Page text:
My 16 year old Garrett just got his first job. It isn’t much of a job, just helping out at a Vintage Clothing/Tea shop, but it is a start. He helps clean up a few hours a week, helps with inventory, and helps customers when he can. He likes it because he gets to wear some of the cool old vests and hats.
Be it a funky shop, fast food, undertaker or other business, your teen needs to know how important it is to be a good worker. Do a good job and you’ll get something of value aside from a paycheck – a good reference for the future. In this economy nobody can afford to be the one who gets fired or in the next round of lay offs.
I own a business (with a regular person). Yes, while some Vampires do have enormous trust funds etc etc etc, we do have regular jobs. At one time our little public relations business was much larger and I was more involved.
I had one employee, I’ll call Doris, who was a hard worker and generally did a good job. But she had a sense of entitlement and needed constant praise. She thought she needed “rewards”. She was given high scores for her work and the highest raises we could give. She was allowed to come and go as she pleased, come in when she wanted, talk hour + long walks, take lunch whenever she wanted, go to appointments, take vacation days when she wanted, use the internet for whatever (including online dating) but she still complained that she wasn’t appreciated. My other employees never complained. It wore my Vampire nerves and nearly drove my partner crazy. Eventually, when business slowed we had to let this employee go. We gave her 3 months pay and a bonus plus medical and she almost seemed happy to go. But I was always puzzled by her total blindness to all of her perks and benefits she got from us. My partner tried to figure out what would make Dois happy. Doris made the other employees unhappy with her complaining and they couldn’t figure it out either. We were all just happy to have the business.
Our business is now smaller and we get more done and have more business, and work less. We’re a good team and happy.
Of course then there was my friend Kelly who had an employee who tried to pay his coworkers to do his work for him. He was fired. Well for that and for a lot of other things. Kelly and I also traded stories of people who were compulsive liars, would fake injuries on the job and were just lazy.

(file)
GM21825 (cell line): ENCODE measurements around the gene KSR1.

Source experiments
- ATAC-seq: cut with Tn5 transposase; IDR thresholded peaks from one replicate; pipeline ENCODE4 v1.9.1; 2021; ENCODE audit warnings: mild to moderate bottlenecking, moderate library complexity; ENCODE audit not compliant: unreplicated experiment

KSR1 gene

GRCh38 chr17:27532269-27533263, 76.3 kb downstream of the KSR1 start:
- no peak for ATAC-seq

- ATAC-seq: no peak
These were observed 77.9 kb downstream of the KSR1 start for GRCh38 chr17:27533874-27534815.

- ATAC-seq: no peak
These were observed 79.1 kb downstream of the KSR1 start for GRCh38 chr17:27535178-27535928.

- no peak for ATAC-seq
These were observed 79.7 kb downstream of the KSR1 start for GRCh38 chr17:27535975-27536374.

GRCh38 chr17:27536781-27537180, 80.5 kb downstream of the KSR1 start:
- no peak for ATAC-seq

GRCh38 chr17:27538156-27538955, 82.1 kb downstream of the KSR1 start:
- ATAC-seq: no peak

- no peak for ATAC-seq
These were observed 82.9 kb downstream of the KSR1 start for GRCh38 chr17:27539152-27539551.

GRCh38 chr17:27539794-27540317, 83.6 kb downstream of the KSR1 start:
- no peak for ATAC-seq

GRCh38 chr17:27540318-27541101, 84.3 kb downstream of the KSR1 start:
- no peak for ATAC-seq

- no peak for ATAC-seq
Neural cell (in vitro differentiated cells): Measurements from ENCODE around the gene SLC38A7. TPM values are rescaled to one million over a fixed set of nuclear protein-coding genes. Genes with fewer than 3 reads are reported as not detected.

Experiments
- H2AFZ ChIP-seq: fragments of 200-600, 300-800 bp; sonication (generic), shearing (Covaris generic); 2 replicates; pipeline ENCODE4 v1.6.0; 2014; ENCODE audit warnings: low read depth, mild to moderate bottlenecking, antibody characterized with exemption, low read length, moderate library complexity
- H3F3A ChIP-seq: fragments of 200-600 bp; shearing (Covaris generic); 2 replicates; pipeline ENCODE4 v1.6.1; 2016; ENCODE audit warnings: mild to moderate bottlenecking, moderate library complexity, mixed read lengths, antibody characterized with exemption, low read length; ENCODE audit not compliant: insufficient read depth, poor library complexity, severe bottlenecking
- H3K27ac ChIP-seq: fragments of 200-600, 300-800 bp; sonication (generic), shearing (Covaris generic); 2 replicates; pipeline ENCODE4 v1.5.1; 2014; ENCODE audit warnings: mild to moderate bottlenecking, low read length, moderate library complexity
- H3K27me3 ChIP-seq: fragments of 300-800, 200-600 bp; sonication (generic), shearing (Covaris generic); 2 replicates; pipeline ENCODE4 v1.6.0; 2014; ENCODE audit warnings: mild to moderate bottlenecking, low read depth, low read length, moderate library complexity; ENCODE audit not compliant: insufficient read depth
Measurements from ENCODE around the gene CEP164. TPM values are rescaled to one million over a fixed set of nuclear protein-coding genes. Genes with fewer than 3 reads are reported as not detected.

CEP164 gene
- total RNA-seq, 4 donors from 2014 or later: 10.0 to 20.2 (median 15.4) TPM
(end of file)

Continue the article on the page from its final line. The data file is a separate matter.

We also talked about how many really GREAT workers we’ve known over the years. More good than not. Sure we’ve had a few bad bosses but most had been OK.
We see all kinds in business, and the point of this is that we don’t want our kids to be like Doris or like the lazy player boy.
Teaching any kid, Vampire, Werewolf or Regular Human a work ethic is something every parent should put at the top of their list.
First Job Rules for All Teens:
- Get to work on time! Don’t be late.
- Don’t complain.
- Don’t feel entitled – nobody owes you anything.
- Don’t expect perks at your first job.
- Be happy for any perks you get and say THANK YOU.
- You’re on the job to work – not socialize.
- Don’t take advantage of your boss – even if the other kids are doing it.
- Don’t complain (I know, this is the second time I’ve listed that).
- Rather than complain – make friendly constructive suggestions.
- Sometime, just for a change, tell your boss “THANK YOU”.
- Follow instructions.
- Be a team player.
- Don’t brown nose.
- Be happy you have a job. Appreciate what you DO have.
- And if you don’t like then look for another job. You’ll find one. It isn’t easy, but you’ll find something better.
- Most of all STAY IN SCHOOL.
Of course for Vampire and Werewolves…don’t snack on your coworkers at lunch breaks. NO! Absolutely do not do it! Work and food don’t mix.
Good luck to all!
Most of these rules work for students too. I’m a teacher, and I’ve got a few students who could stand to take a look at this list–and realize it was meant for them.
Good point. I always tell my kids “Your school is your job”. Thanks!
This is an excellent blog post! I do have an apprentice right now… she follows most of your list – but not all of it… She’d do good to read it. 🙂